The lesson here is that time is on your side, and the earlier you can begin saving and investing for your future, the better your chances of retiring comfortably and on your own terms.

Source: via Flickr.

Easy ways to boost your retirement portfolio
Because time is of the essence, there are a number of things that working Americans can do now that will likely boost their future returns.

To begin with, if you have access to a 401(k) plan at your place of employment and your employer matches your contribution up to a certain point, you're doing yourself a disservice if you're not contributing enough to get the maximum employer match.

Just as we saw in the hypothetical savings example, the value of compounding gains from employer-based contributions can result in huge dollar differences when you retire. As of 2011, according to research from the Investment Company Institute, 51 million American workers were active 401(k) participators, so the chances are decent you, too, could benefit from employer-matching contributions

Secondly, consider how you're investing. While the urge to hold on to your hard-earned money by purchasing safe-haven investments like bonds and CDs can be strong, CDs and bonds may not always outperform inflation. In other words, even though you're making money on a nominal basis, you could be down in real-money terms once inflation is factored in.

Although there's nothing wrong with allocating some of your retirement funds to CDs and bonds, you should seriously consider remaining invested in the stock market over the long haul. Sure, the market will have its natural hiccups every so often, but overall, the stock market has been a stellar investment vehicle, returning anywhere from 8% to 10% on average per year historically. At this sort of growth rate, an investor could double their nest egg in less than 10 years, which could come in handy, considering that people are living longer than ever and could need their nest eggs to extend well beyond age 66.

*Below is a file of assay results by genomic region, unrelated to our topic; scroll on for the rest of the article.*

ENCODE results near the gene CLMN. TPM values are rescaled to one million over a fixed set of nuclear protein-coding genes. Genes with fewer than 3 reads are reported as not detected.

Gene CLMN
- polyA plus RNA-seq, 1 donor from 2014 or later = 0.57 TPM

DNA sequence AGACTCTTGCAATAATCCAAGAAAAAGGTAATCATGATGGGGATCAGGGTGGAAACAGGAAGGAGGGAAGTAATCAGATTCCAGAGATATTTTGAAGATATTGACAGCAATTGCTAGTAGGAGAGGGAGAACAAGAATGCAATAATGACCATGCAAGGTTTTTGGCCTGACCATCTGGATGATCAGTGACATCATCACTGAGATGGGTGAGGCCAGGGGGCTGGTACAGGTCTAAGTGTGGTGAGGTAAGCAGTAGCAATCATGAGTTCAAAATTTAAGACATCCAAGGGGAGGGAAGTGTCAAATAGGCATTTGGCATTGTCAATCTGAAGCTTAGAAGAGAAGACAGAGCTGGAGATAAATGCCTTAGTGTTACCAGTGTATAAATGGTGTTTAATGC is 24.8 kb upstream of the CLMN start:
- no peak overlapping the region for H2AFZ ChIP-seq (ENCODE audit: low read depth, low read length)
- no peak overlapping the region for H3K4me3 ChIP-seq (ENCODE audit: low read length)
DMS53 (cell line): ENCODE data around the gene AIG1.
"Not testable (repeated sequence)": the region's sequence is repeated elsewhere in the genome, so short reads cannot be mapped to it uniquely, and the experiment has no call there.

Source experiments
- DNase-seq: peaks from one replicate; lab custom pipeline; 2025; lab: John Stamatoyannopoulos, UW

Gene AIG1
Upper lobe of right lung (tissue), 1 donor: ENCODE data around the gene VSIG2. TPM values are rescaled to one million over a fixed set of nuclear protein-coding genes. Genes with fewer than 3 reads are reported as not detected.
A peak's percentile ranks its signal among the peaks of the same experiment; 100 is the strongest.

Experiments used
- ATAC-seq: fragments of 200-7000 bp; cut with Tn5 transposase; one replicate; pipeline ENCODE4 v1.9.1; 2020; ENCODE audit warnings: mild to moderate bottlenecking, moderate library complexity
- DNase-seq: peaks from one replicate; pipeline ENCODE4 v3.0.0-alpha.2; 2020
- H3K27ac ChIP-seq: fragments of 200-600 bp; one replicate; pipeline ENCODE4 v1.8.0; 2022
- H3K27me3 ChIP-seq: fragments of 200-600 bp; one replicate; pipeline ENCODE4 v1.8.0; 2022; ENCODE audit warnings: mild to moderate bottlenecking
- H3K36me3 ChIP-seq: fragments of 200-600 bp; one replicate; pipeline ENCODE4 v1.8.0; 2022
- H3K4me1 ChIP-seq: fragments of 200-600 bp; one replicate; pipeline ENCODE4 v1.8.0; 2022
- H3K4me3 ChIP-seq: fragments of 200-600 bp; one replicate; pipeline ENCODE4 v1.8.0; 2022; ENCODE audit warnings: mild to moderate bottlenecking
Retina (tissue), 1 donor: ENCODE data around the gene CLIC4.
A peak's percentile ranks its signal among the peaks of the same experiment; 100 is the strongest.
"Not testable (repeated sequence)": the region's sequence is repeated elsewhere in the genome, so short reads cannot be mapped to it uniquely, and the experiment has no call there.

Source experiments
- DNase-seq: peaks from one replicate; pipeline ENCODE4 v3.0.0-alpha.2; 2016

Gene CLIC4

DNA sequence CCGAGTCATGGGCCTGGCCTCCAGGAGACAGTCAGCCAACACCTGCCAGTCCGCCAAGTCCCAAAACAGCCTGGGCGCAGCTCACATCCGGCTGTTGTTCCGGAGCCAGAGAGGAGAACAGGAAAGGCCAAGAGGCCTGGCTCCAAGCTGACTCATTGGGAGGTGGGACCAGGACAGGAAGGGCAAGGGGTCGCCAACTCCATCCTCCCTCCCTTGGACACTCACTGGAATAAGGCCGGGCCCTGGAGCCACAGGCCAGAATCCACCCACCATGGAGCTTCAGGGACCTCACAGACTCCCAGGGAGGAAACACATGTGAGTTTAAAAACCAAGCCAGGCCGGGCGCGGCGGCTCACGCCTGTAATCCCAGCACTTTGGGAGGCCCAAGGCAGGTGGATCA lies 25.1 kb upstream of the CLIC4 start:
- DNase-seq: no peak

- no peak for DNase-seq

Finally, investors -- especially younger adults -- should consider taking advantage of the benefits afforded by a Roth IRA. Though Roth IRAs do have income contribution limits (and you'll want to check to see whether you qualify to make a contribution), a vast majority of working Americans could likely benefit by opening a retirement account and maxing it out annually. Roth IRAs are particularly attractive because all money contributed (a maximum of $5,500 per year for those under age 50 or $6,500 for those aged 50 or older) is allowed to grow completely tax-free so long as you don't make any non-qualifying early withdrawals.

Consider for a moment the difference of having to pay tax on your stock gains at retirement versus having your nest egg locked up in a Roth IRA. Based on our previous hypothetical example of a 20-year-old who started with nothing and contributed $1,200 per year to an investment portfolio, his or her take-home at age 66 would be $283,709 after taxes. If no taxes were paid, as would be the case in a Roth IRA, that same investment would be worth $393,869 by age 66 -- an increase of more than $110,000!

The tools for a better retirement are at your disposal. You just have to act by saving now and investing for your future.

Sean Williams has no material interest in any companies mentioned in this article. You can follow him on CAPS under the screen name TMFUltraLong, track every pick he makes under the screen name TrackUltraLong, and check him out on Twitter, where he goes by the handle @TMFUltraLong.